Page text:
Cristiana’s move to the UK, and first glimpse at her future career, came with her work in Formula 3000. The series used Lola Cars’ chassis and Cristiana chose to study this for her university project. “I moved to the UK in January 2001 to study some of the problems with the latest Lola B50/25. Here I met Frank Dernie, Chris Tate, Julian Cooper and Ben Bolby, all very talented individuals. They suggested that I enrol for a Masters after the end of my studies in Italy,” Pace described.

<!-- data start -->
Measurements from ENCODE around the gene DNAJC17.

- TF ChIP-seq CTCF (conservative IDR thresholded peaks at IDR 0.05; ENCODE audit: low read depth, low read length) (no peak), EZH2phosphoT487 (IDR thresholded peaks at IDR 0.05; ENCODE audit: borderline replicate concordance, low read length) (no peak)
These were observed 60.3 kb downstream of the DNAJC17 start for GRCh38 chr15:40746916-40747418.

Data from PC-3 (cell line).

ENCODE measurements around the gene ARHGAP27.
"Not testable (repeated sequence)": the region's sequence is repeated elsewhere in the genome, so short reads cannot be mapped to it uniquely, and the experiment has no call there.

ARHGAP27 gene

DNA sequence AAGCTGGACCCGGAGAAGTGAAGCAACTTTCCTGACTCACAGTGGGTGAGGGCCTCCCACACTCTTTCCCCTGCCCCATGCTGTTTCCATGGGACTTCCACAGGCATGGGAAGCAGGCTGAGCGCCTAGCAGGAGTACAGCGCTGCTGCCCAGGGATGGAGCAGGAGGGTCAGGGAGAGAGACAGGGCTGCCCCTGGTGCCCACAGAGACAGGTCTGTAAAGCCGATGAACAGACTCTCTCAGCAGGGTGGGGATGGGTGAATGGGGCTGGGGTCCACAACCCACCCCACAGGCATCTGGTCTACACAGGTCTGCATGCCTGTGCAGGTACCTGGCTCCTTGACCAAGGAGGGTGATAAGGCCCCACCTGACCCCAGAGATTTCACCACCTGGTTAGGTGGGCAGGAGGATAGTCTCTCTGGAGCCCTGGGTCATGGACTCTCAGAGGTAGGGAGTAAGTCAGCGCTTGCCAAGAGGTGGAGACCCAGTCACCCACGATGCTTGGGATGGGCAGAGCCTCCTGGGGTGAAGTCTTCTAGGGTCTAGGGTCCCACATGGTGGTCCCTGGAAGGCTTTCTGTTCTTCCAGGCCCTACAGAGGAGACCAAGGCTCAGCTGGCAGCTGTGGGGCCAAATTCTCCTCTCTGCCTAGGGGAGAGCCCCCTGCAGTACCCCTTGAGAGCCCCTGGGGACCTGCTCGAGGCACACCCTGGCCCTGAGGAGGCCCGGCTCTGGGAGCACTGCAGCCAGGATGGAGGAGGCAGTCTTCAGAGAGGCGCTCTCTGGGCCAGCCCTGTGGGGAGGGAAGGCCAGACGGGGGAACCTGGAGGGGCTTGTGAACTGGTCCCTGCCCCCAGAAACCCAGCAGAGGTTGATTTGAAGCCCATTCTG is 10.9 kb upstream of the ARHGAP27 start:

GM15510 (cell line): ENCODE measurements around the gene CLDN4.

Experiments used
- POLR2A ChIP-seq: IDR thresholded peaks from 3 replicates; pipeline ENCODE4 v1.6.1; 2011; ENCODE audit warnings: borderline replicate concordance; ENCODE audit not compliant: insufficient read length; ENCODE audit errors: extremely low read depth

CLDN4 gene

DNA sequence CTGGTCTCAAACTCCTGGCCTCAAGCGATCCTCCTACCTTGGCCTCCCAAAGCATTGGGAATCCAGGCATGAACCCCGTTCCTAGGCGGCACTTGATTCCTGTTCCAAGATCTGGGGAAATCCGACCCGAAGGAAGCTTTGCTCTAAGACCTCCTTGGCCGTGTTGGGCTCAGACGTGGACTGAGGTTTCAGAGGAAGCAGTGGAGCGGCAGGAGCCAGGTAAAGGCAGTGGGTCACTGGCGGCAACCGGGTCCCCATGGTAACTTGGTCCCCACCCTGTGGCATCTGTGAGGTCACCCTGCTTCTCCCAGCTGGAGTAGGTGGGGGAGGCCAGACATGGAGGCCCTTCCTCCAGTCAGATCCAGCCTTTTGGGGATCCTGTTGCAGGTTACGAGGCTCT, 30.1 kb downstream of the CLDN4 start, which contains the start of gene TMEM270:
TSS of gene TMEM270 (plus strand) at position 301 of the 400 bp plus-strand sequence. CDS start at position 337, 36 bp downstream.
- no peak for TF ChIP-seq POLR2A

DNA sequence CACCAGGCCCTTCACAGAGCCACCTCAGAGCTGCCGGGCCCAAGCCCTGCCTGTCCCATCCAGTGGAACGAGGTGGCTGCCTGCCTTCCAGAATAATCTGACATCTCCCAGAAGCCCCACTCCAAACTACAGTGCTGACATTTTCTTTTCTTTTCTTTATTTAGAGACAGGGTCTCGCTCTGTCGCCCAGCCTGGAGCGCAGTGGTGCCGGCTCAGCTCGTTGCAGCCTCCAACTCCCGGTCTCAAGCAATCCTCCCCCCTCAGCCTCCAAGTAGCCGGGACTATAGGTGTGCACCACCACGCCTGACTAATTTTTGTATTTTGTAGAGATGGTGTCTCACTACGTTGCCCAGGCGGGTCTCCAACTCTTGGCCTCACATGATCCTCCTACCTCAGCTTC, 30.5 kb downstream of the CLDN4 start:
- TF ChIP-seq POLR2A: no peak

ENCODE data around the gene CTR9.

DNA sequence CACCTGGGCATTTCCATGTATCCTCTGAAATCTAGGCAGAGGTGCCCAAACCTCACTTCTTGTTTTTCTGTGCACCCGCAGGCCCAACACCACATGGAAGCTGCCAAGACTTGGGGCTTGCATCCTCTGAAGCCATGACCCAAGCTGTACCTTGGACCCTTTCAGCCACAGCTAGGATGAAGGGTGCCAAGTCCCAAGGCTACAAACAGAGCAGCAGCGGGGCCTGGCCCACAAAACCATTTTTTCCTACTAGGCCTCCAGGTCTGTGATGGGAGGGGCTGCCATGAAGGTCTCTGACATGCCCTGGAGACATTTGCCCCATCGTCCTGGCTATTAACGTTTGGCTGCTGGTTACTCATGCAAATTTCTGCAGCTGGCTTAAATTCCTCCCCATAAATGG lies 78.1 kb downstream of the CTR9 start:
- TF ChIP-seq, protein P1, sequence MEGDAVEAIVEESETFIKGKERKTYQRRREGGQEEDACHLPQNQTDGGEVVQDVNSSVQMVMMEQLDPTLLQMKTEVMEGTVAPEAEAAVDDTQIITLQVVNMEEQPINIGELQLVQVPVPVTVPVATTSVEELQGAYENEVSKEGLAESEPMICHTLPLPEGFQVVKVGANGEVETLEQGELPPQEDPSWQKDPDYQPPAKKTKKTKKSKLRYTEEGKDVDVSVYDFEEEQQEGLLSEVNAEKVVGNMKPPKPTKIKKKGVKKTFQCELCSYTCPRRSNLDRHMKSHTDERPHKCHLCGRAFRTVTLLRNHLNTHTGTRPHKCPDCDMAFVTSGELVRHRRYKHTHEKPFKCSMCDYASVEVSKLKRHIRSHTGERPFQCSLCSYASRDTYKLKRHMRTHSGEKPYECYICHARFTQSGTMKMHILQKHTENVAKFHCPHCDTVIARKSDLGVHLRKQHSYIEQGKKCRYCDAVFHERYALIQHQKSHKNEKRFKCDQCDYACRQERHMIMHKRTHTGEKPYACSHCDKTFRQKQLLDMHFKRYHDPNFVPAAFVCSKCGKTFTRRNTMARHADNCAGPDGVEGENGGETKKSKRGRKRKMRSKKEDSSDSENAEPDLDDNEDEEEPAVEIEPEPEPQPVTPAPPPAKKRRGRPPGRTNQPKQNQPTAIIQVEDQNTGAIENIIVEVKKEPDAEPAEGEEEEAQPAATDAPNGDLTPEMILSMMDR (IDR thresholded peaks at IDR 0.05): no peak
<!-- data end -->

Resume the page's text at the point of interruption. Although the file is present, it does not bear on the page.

She did, and after studying and working as a Performance and Strategy Engineer in FIA GT, LMP and the 24 hours of Le Mans, was contacted by M Motorsport to work in F1 as a Data Analyst in the F1 Technical Department, monitoring the traction control ban. “I loved technology so this was the perfect job!” Cristiana told me, adding: “we were a small team at the time, only 7 people. My 2 colleagues in the department were great because they knew everything and were happy to share their knowledge and teach me. During my time there I had the opportunity to learn a lot of things and work on electronics, gearboxes, crash tests and accident reconstruction. It was brilliant! I remember spending endless evenings with my dinner and a piece of paper trying to catch explanations from my colleagues. If I still couldn’t understand it, I would go along to an inspection to see the technology first hand!”